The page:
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As the title states, does it matter - will it make any difference?


$username = $_POST['username'];
$username = mysql_real_escape_string($username);

Can this cause any problems or is this fine? I've seen a lot of examples, where they create new variables:


$username = $_POST['username'];
$escaped_username = mysql_real_escape_string($username);
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3 Answers 3

up vote 2 down vote accepted

This will not cause any problems. The cases where new variables are used are usually either to make easier to follow code, or because the original variable is still needed later on in the code block.

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I give you a third example:

$usernameRequest = $_POST['username'];


$usernameMySQLEscapeString = mysql_real_escape_string($usernameRequest);


The more information you put into the name of the variable, the more it tells you. Train your ability to find good names and you will write good code.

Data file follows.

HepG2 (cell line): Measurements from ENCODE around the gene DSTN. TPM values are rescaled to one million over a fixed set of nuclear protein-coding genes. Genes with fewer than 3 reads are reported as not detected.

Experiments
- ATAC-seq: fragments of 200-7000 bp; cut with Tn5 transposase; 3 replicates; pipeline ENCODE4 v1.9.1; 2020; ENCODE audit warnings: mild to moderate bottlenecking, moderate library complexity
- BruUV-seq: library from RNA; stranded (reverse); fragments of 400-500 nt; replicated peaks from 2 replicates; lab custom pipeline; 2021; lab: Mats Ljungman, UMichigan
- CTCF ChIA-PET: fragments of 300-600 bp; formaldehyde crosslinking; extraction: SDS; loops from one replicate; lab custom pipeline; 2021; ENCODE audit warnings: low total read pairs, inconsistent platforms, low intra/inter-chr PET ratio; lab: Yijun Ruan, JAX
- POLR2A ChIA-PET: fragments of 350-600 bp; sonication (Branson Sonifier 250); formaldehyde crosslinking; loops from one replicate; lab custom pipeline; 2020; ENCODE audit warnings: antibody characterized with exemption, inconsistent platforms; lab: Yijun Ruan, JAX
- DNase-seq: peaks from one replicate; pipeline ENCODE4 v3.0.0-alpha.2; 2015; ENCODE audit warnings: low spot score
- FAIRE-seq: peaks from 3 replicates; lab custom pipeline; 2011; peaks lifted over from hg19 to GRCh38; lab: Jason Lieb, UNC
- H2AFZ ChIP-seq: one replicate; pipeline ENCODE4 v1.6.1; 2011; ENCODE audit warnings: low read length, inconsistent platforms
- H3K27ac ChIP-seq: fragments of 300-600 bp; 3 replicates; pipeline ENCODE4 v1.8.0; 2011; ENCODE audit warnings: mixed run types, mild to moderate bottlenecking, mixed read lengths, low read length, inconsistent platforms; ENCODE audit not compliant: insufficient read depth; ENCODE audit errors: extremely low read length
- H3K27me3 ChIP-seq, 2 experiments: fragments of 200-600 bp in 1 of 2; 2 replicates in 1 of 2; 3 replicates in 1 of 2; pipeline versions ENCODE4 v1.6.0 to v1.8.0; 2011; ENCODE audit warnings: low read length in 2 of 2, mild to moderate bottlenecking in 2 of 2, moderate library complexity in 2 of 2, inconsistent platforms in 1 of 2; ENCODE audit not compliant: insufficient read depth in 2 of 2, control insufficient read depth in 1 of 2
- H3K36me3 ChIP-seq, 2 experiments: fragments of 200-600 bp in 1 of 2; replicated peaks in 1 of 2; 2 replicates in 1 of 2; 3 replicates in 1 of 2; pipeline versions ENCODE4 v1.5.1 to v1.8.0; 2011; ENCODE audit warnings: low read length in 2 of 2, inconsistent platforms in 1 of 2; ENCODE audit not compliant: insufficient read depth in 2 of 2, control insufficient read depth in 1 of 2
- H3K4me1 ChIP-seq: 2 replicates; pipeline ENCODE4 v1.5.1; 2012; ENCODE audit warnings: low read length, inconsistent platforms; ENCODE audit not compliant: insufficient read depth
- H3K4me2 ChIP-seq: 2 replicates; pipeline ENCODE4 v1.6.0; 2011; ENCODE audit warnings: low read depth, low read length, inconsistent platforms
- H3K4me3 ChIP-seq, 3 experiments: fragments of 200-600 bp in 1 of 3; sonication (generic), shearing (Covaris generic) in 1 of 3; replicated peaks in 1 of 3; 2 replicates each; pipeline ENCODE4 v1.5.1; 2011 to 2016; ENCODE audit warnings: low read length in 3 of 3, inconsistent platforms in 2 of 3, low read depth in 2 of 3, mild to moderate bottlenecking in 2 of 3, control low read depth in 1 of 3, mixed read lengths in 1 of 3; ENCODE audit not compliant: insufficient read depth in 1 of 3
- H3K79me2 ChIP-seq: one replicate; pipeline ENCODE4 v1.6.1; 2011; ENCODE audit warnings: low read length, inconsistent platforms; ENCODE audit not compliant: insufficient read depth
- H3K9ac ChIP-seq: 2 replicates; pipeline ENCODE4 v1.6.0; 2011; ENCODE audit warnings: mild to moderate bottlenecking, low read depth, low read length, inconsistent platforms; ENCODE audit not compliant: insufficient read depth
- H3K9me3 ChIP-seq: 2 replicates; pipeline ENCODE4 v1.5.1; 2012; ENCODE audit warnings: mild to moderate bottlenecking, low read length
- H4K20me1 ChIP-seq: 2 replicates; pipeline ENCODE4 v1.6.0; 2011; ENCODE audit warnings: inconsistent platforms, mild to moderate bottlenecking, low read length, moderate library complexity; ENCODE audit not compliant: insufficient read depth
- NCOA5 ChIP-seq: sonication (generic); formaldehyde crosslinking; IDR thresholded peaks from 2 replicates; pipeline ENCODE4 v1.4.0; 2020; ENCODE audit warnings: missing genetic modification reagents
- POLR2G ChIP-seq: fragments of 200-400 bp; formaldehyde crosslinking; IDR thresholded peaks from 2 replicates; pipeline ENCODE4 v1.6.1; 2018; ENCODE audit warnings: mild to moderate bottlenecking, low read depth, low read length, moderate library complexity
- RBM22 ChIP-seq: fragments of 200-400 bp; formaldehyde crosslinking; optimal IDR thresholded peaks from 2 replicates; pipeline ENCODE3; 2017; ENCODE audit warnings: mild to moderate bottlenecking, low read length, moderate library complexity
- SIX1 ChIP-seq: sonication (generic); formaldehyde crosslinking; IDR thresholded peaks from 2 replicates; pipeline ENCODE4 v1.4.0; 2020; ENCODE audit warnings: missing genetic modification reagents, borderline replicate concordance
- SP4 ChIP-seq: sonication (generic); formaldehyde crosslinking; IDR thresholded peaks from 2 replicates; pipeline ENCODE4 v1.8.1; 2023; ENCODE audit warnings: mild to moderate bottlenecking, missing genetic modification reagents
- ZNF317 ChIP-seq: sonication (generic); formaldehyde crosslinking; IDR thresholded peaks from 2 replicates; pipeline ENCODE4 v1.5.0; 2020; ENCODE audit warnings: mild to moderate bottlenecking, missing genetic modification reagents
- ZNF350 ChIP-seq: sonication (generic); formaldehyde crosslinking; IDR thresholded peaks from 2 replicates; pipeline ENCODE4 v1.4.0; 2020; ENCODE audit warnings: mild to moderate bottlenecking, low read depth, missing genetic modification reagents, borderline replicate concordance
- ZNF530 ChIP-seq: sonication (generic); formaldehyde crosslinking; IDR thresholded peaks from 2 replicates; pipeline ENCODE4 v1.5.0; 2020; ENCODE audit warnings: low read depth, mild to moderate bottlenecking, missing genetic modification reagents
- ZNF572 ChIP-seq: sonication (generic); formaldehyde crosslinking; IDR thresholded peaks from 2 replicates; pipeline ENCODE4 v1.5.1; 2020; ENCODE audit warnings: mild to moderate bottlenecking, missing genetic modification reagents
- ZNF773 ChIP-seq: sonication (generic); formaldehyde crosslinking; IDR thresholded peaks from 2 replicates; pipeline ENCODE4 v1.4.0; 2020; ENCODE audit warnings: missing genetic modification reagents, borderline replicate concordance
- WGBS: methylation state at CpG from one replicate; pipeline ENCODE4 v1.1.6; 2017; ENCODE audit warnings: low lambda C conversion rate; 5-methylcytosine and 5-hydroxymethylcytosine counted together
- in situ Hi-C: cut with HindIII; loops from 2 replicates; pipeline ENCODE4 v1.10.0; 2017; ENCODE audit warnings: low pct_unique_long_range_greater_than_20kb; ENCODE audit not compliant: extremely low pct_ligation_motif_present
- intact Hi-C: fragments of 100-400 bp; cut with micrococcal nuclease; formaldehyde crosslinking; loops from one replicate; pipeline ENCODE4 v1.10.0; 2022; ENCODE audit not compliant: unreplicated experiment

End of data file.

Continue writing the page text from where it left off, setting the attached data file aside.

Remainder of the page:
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+1, but I would argue that $usernameMySQLEscapeString is not a good variable name. It's unnecessarily verbose. Something like $usernameClean or $usernameEscaped would be much better, IMHO. –  drrcknlsn Feb 23 '12 at 18:38
@drrcknlsn: You are totally right, it's not a good name. It's sort of a bad example to make a point. Escape and Clean might be better, but names most often depend on the context we're reading them, so I leave this to the imagination of the TS to find a fitting one for his/her code. –  hakre Feb 23 '12 at 18:43

It doesn't matter, you can even further improve it:

$username = mysql_real_escape_string($_POST['username']);
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